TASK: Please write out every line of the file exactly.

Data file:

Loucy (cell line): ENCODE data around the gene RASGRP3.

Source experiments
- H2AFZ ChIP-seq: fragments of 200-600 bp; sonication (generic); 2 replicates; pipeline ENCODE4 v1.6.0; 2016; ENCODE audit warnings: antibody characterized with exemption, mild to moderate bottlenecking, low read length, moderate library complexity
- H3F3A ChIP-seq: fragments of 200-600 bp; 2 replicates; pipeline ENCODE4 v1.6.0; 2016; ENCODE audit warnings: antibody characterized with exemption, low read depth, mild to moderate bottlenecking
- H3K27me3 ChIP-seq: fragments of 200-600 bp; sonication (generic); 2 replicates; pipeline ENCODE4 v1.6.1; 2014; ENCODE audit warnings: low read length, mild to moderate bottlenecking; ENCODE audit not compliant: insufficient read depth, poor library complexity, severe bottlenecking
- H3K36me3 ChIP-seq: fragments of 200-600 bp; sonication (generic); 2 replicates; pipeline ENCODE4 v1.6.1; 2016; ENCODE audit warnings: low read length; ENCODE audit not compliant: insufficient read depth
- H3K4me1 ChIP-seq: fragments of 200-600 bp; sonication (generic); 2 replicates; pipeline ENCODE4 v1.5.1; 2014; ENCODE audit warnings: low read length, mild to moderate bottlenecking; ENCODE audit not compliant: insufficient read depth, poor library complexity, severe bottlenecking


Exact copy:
Loucy (cell line): ENCODE data around the gene RASGRP3.

Source experiments
- H2AFZ ChIP-seq: fragments of 200-600 bp; sonication (generic); 2 replicates; pipeline ENCODE4 v1.6.0; 2016; ENCODE audit warnings: antibody characterized with exemption, mild to moderate bottlenecking, low read length, moderate library complexity
- H3F3A ChIP-seq: fragments of 200-600 bp; 2 replicates; pipeline ENCODE4 v1.6.0; 2016; ENCODE audit warnings: antibody characterized with exemption, low read depth, mild to moderate bottlenecking
- H3K27me3 ChIP-seq: fragments of 200-600 bp; sonication (generic); 2 replicates; pipeline ENCODE4 v1.6.1; 2014; ENCODE audit warnings: low read length, mild to moderate bottlenecking; ENCODE audit not compliant: insufficient read depth, poor library complexity, severe bottlenecking
- H3K36me3 ChIP-seq: fragments of 200-600 bp; sonication (generic); 2 replicates; pipeline ENCODE4 v1.6.1; 2016; ENCODE audit warnings: low read length; ENCODE audit not compliant: insufficient read depth
- H3K4me1 ChIP-seq: fragments of 200-600 bp; sonication (generic); 2 replicates; pipeline ENCODE4 v1.5.1; 2014; ENCODE audit warnings: low read length, mild to moderate bottlenecking; ENCODE audit not compliant: insufficient read depth, poor library complexity, severe bottlenecking